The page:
Chart 3

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Negative Economic Impact Comes At A Bad Time For China

Even if the long-term consequences of trade tensions are manageable for China, they still complicate policymaking and bring risks to sovereign credit metrics. The negative pressures on growth arising from slowing trade and weakened investor sentiment exacerbate the impact of China's deleveraging policy. At the same time, other major economies are beginning to see slower growth.

The government response to these pressures is likely the most important factor determining how China's credit fundamentals evolve in the next few years. Directly addressing trade tensions and cementing a quick trade agreement with the U.S. does not appear to be a top priority.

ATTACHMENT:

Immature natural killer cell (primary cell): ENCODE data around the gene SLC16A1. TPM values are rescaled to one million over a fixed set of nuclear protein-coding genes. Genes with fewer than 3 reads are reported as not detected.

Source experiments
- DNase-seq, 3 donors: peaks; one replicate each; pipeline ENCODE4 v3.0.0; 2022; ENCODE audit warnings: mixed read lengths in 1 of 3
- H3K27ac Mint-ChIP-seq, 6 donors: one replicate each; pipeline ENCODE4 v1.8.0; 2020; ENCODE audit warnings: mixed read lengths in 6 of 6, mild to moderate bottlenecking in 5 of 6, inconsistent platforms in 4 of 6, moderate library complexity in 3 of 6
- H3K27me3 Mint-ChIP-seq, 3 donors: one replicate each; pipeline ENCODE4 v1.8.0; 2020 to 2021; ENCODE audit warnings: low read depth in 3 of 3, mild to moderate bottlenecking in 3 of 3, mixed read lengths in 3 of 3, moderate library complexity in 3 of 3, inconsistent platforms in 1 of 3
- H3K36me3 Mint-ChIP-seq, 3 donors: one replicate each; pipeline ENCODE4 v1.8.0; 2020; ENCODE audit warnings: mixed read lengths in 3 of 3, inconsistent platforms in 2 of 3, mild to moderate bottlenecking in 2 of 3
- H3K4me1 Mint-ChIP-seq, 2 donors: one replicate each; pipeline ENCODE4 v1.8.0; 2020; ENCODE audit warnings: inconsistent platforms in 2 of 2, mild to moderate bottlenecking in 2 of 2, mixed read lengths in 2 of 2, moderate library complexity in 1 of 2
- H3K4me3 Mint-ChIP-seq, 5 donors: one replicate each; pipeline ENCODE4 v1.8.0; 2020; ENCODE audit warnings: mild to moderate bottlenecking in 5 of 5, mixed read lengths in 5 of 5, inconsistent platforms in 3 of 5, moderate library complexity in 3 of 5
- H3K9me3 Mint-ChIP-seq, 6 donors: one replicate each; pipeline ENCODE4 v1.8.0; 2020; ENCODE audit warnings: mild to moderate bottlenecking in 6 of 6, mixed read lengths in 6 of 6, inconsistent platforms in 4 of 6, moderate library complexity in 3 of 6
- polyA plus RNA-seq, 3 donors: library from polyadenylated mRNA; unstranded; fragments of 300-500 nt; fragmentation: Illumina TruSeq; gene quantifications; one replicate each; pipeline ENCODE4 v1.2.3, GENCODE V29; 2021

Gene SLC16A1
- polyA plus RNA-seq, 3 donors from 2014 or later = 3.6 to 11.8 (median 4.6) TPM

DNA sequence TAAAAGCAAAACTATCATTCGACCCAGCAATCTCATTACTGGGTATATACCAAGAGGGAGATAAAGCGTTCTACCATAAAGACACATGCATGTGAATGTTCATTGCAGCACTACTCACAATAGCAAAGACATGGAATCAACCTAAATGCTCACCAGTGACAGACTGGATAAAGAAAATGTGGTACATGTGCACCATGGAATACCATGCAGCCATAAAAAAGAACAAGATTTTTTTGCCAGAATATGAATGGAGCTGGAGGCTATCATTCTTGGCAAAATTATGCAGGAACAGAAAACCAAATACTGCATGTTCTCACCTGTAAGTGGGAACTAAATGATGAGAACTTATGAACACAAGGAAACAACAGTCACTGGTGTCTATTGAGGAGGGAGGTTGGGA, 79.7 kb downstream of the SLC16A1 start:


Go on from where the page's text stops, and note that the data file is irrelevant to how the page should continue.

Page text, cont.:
This lack of anxiety on the part of Chinese policymakers may reflect a number of considerations. One is that the most important economic damage has already been inflicted and is unlikely to be reversed. Whether or not a trade deal is signed, foreign manufacturers are likely to be cautious in investing in China for export production in the near future.

Chinese policymakers likely also assessed that damage from further U.S. tariff measures would be tolerable. A large portion of Chinese exports that have yet to attract additional tariffs are goods with high import content, including mobile phones and computer equipment. The actual value added in China is relatively small and reduced demand for these goods is unlikely to seriously affect Chinese economic performance.